“Protecting Lake Biwa by eating” – Shiga regional cuisine education
To develop a deeper affection for the region, this committee teaches children about Shiga’s regional cuisine. Teaching children about the regional cuisine and ensuring that the food culture lives on ultimately helps protect Lake Biwa’s environment. That is why, with many people’s collaboration, the committee established the “Shiga Regional Cuisine Museum.”
Kusatsu City, where the school is located, has been twice chosen as the “most livable city” in the Kinki region by Toyo Keizai Inc. But nature as well as the ties between people have been destroyed by rapid urbanization, and fewer people feel a sense of affection towards their hometown. This school’s environmental education aims to address these issues working together with the regional community to rebuild the town. Five years ago, the school began teaching all children at the school about living organisms, and the school and the region established a support committee to help with children’s learning. The same committee received the Let’s Show Award in 2014.
Thereafter, children who learned about living organisms started the “Shiga regional cuisine studies.” By expanding the purview from “living organisms” to “food,” they learned about how all lives are connected, and about people’s lives and culture. During these studies, they took a closer look at what makes Shiga’s regional cuisine, funa sushi (fermented sushi), so appealing. Fishermen and farmers brought fishes and vegetables, taught the children how to make sushi, and ate the sushi together. By interacting with people of different generations, children learn to have affection towards their hometown. And to share what they learned, the children established the “Shiga Regional Cuisine Museum,” and also visit various regional organizations to exchange thoughts and ideas about regional cuisine. By learning about regional cuisine, the children realized that protecting Shiga’s unique food culture also means to protect the environment that produces the ingredients, and that is it also important to bequeath the food culture (customs) to future generations. They also realized that “protecting by eating” is the quintessence of Lake Biwa’s environmental conservation. Sixth graders became quite intrigued by Shiga’s agriculture, forestry, and fisheries that produce the ingredients necessary for regional cuisine, so the 3 classes respectively study agriculture, forestry, and fishing.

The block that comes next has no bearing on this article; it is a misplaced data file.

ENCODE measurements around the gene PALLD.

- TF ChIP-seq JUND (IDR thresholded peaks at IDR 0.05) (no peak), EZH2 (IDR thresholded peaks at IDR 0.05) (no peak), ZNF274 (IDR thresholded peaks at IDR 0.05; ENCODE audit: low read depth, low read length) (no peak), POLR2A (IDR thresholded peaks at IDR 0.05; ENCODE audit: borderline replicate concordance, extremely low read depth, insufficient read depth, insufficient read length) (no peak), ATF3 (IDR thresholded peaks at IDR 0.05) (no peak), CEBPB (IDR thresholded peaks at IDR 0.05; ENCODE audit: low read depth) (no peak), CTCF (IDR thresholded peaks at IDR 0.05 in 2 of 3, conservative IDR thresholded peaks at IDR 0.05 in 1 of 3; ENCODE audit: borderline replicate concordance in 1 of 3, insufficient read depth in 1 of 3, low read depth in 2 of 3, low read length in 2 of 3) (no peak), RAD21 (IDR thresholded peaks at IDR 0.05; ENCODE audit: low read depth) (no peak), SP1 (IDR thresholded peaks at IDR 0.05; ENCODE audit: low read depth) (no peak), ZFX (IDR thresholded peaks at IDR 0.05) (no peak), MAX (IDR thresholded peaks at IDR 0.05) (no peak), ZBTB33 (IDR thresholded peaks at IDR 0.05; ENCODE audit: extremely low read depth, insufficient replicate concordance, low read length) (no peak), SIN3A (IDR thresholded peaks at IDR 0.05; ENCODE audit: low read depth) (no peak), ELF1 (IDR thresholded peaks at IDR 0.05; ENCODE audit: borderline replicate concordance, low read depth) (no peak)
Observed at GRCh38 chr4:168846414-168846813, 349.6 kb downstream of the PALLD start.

Currently the prefecture is working to have “Shiga’s Agriculture, Forestry, and Fisheries” registered as a Globally Important Agricultural Heritage Systems (GIAHS), and the school is working alongside these efforts to create an even larger support committee for education. The governor and the mayor have shown interest in this children-led initiative, which brings people back together and rediscover the greatness of this hometown, and helps residents realize anew that their town is truly the most livable place.